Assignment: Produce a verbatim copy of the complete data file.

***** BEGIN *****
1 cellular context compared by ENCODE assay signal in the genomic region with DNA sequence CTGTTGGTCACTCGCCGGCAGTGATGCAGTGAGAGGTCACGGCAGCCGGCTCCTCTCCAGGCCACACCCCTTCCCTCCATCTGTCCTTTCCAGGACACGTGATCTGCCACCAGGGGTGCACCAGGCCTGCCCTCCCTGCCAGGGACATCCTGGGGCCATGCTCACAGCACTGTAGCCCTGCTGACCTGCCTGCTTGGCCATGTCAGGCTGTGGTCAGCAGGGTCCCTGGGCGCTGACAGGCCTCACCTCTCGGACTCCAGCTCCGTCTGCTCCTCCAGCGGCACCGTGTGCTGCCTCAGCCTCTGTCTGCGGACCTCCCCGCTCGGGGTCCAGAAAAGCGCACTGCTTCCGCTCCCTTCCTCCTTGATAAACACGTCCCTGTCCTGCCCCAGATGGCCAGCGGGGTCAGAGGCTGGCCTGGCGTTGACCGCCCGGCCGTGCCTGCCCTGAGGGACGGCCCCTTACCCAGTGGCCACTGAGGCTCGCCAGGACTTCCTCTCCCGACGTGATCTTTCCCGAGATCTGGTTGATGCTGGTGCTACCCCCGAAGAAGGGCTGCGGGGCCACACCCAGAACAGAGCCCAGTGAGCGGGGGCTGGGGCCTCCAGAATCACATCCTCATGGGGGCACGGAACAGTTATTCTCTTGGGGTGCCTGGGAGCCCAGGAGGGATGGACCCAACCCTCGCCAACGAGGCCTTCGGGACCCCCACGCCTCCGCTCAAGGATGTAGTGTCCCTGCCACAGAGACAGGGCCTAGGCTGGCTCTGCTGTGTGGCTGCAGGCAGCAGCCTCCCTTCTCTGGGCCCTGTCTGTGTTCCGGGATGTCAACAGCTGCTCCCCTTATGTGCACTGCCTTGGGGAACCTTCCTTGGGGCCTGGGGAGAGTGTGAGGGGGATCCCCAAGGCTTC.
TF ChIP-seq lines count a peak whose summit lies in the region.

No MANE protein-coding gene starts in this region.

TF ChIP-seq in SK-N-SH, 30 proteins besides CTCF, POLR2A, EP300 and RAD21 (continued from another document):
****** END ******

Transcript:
1 cellular context compared by ENCODE assay signal in the genomic region with DNA sequence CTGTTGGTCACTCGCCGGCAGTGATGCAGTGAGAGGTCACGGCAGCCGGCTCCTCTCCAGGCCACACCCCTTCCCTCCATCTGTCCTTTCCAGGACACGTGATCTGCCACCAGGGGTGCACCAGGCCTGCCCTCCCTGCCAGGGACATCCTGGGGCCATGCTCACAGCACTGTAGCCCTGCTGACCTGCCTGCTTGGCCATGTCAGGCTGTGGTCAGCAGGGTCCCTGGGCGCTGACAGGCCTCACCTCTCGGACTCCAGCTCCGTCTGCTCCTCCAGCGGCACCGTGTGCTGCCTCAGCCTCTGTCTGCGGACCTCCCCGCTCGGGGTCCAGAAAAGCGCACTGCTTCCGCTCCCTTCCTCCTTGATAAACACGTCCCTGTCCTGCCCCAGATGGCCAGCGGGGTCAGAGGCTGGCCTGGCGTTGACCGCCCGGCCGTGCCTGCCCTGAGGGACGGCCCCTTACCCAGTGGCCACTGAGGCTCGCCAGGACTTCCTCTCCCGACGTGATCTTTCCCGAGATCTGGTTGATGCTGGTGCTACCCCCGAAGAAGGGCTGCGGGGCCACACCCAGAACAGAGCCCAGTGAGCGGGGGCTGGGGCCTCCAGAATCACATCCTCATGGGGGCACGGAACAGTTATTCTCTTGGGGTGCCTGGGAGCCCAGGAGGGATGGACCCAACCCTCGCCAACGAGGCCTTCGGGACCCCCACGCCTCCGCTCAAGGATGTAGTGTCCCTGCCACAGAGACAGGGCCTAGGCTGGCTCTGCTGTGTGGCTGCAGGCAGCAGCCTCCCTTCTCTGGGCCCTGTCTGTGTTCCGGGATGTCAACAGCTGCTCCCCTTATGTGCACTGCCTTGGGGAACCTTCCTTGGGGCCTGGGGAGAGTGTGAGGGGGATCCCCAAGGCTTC.
TF ChIP-seq lines count a peak whose summit lies in the region.

No MANE protein-coding gene starts in this region.

TF ChIP-seq in SK-N-SH, 30 proteins besides CTCF, POLR2A, EP300 and RAD21 (continued from another document):